Anyone with a fondness for adventure games has probably heard of The Neverhood at some point along the way. Released on PC in 1996 by The Neverhood, Inc, this title stood out from others at the time because it had a rather distinctive look: it was produced using claymation instead of pixels. This form of stop-motion animation meant that each character and background was made of a malleable substance and it lent itself to creating a unique setting for a video game.
A crowdfunding campaign for its spiritual successor Armikrog was launched in May 2013 and a total of $974,578 from 18,126 backers was raised for the project. Unfortunately though, it just wasn’t that good. Its gameplay was buggy oversimplified, with repetitive puzzles and characters with limited personalities; and the game would have benefited from more time to polish up the clay-work so the end quality was the same standard as the beginning. I can imagine many of the Kickstarter backers came away disappointed.
Unfortunately, it’s ambitious projects like these which tend to come up against the most problems. Stop-motion animation titles aren’t cheap or easy to make and usually come with huge budgets, and that can be a daunting prospect for any independent developer. Perhaps the answer is to capture the feeling of stop-motion films while still benefiting from the possibilities of the digital world.
Well, lo and behold: there’s now a new campaign on Kickstarter for a project that does just that. Harold Halibut is an underwater adventure where everything seen in-game is built in a real-world workshop using classic sculpting, set-building, and clay and puppet fabrication techniques. Developer Slow Bros. took the decision to switch from stop-motion to 3D scanning all objects and animating them via motion-capturing technology for the most part.
The team are using a similar process to that being used for another Kickstarter campaign I’ve backed this year, Beautiful Desolation by The Brotherhood. Photogrammetry sees them taking ‘a bajillion pictures’ of the physical in-game items they’ve crafted by hand ‘from every conceivable angle’ in order to make a 3D model from it. They’re also using a material-scanning method developed by Apex Visual: their proprietary mains picks up even the tiniest details of handmade surfaces.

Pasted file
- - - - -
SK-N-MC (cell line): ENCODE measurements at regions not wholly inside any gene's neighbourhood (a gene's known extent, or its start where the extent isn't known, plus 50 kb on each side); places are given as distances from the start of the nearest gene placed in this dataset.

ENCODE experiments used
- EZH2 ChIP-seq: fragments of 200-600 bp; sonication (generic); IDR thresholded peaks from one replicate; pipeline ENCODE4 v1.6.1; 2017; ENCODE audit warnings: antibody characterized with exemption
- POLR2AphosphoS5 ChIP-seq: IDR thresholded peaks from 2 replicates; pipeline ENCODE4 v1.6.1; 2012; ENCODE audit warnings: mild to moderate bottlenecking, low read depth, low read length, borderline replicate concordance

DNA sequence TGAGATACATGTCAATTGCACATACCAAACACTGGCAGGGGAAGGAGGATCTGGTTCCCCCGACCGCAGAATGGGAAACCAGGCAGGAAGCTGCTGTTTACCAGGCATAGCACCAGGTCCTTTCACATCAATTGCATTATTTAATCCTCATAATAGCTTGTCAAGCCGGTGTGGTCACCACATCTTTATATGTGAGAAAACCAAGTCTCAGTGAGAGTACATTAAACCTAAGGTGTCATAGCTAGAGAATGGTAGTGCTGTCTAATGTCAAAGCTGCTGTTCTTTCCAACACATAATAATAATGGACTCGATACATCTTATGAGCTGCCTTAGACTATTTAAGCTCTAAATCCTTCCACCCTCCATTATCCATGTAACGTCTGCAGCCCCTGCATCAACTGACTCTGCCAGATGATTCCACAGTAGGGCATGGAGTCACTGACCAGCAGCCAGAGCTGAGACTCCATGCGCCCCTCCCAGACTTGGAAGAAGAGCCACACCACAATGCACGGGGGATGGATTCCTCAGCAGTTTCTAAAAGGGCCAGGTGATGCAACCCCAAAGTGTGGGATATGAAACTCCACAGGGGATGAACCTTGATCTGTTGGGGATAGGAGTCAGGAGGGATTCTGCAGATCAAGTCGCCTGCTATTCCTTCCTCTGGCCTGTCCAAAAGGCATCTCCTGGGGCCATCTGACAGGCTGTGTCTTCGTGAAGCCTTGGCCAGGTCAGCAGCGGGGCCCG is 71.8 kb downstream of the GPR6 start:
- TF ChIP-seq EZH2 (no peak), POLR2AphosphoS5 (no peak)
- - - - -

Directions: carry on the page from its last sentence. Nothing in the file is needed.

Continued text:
All of this sounds like a hell of a lot of time-consuming work, but so far the evidence displayed on the Kickstarter page for Harold Halibut shows that it’s worth it. Take a look at the promotional video from Slow Bros. to see what I mean – the game looks amazing. Players are able to zoom right in to get a closer look at the world in front of them, including the expressions on the puppets’ faces, and everything appears so tactile; that doesn’t mean this title is just a pretty face though.
The video also explains the project’s storyline but here’s a quick overview for you. Hundreds of years ago, a generation ship was sent out as humanity’s last chance to continue life elsewhere. But poor planning and silly fights in the cockpit resulted in a crash-landing on a planet made of water. Janitor Harold must help Professor Jeanne Mareaux find a way to relaunch the ship and enable communication within a society that has long been fixated on being the last outpost of humanity. Players should be prepared to make things around the station ‘bleep and bloop’ but be careful though: breaking the wrong item may cause someone to hold a long-time grudge with you.
There’s also a chance that you may be randomly challenged to a thumb-wrestling match – if that’s not a final reason to back this campaign, then I don’t know what is. The Kickstarter page remains open until 04 August 2017 and Slow Bros. if you’d like to show your support for Harold Halibut.
Video game lover, Later Levels blogger and SpecialEffect volunteer. Big fan of wannabe pirates and fine leather jackets.